Alejandro Fuerte, MD
Newborn neurovascular diseases are common and are responsible for permanent disability. Early diagnosis and correct management are important to decrease the morbidity and mortality of these diseases. Studies are currently underway to advance this field and achieve more effective therapies.
Based on highlighted articles, below I present a short review of the most common perinatal neurovascular diseases.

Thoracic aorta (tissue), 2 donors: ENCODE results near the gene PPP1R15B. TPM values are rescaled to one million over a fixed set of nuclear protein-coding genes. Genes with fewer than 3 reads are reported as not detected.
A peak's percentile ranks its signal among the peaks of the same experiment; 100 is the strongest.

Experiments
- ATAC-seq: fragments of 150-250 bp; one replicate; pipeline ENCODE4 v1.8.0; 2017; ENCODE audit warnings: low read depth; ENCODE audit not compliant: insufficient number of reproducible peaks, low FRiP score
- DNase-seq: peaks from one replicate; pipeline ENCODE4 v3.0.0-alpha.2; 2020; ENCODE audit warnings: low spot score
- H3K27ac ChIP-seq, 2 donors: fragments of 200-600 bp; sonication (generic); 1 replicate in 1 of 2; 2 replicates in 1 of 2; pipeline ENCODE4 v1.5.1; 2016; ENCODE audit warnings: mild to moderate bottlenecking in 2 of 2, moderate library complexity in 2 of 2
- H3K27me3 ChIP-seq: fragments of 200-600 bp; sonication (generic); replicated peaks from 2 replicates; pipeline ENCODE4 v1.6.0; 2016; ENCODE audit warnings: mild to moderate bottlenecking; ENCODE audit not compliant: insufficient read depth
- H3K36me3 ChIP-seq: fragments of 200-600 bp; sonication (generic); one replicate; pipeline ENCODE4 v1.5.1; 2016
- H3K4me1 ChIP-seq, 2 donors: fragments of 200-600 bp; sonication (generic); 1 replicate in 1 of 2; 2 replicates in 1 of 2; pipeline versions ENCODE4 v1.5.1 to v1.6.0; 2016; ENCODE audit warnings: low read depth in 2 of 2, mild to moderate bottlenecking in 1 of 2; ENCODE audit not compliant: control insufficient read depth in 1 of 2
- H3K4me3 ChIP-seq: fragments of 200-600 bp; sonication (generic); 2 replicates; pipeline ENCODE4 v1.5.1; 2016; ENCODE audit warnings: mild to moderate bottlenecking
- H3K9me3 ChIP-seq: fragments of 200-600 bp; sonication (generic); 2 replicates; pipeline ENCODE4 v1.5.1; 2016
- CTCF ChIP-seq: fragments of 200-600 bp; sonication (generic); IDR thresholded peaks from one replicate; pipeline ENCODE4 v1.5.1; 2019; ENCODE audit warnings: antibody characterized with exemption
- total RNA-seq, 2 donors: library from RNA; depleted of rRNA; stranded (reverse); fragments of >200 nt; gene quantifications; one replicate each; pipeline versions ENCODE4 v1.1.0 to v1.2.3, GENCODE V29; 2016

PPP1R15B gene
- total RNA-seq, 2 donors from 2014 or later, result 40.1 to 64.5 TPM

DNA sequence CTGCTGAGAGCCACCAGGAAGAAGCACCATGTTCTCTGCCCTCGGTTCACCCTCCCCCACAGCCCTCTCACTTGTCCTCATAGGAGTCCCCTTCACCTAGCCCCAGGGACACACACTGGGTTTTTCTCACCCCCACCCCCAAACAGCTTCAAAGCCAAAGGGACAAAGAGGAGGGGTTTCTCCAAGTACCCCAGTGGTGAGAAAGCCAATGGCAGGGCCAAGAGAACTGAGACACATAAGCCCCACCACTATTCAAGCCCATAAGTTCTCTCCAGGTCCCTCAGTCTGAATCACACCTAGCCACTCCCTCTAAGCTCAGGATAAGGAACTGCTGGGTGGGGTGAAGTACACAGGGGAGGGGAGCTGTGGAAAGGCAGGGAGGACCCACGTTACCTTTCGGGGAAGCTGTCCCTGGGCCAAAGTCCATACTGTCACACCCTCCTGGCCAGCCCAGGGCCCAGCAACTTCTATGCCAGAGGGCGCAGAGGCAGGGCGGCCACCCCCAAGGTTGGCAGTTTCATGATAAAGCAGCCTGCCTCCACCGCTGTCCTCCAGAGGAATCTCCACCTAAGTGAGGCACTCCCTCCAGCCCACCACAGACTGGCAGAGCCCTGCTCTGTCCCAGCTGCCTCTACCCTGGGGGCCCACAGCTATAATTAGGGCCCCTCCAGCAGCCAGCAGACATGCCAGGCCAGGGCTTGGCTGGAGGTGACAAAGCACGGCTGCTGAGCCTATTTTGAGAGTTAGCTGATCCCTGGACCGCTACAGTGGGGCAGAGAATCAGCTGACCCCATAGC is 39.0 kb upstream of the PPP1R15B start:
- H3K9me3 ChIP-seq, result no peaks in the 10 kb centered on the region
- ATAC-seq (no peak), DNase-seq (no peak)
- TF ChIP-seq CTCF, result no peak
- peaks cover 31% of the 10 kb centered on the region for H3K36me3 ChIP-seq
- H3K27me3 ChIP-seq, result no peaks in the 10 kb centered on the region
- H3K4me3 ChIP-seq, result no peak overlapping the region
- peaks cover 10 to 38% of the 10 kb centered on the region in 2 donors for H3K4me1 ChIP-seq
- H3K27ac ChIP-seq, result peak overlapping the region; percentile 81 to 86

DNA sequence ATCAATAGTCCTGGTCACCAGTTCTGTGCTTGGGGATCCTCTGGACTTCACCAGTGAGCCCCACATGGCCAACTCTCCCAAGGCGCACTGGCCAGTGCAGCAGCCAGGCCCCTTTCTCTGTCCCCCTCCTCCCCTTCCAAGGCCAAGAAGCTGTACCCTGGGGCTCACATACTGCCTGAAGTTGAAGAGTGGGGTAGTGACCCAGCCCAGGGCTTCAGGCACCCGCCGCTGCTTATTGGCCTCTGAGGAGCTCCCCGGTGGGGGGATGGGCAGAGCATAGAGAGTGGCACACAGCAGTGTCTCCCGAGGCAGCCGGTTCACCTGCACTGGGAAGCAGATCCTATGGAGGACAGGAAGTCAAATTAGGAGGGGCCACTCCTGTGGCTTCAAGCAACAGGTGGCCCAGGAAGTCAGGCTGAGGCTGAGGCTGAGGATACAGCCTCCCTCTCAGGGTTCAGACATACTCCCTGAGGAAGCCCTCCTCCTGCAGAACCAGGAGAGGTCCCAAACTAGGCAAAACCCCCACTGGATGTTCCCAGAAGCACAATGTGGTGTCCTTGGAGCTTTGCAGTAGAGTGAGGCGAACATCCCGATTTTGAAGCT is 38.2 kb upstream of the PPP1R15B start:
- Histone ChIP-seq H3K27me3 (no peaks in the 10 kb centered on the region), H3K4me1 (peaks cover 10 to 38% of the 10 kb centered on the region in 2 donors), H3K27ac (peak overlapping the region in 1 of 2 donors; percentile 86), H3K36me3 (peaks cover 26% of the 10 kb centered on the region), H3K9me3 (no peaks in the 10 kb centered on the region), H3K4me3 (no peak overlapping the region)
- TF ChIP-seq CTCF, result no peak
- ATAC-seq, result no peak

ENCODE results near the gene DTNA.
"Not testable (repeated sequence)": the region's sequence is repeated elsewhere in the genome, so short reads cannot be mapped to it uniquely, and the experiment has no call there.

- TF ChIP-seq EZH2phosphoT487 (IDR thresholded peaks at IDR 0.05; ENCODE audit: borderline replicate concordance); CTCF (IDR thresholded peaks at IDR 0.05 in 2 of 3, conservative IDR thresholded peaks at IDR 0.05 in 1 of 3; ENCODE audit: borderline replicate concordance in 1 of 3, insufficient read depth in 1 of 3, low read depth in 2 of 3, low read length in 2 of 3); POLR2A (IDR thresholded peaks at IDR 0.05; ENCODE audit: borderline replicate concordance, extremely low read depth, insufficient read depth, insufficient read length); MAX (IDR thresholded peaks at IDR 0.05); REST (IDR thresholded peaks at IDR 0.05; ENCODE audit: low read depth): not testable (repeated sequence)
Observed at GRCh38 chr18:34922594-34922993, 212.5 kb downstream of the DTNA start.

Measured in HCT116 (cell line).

- Germinal matrix hemorrhage (GMH): The germinal matrix is vascular tissue. It rarely persists in newborns to term because it disappears by around 33 weeks. GMH is, therefore, more common in pre-term infants. Although it typically originates in the periventricular region, blood can invade the ventricular system. Risk factors include weight < 1.5 kg and gestational age < 34 weeks. The findings of transcranial Doppler ultrasound determine the severity of the hemorrhage. A study of bleeding diathesis should be included in the diagnosis. There is no treatment protocol, although some studies confirm that the administration of corticosteroids to the mother in situations of threatened pre-term birth reduces the incidence and mortality of GMH. Currently, the best strategy to reduce the incidence of GMH is the prevention of pre-term birth. As far as surgical treatment is concerned, ventricular lavage or ventriculostomy is usually performed. The prognosis is usually related to the severity of the hemorrhage and the appearance of complications such as periventricular leukomalacia (25-75% of cases) and hydrocephalus (11-30% of cases). For the treatment of hydrocephalus, CSF ventriculoperitoneal shunting is, in many cases, the best option, and it has been shown to improve long-term psychomotor development.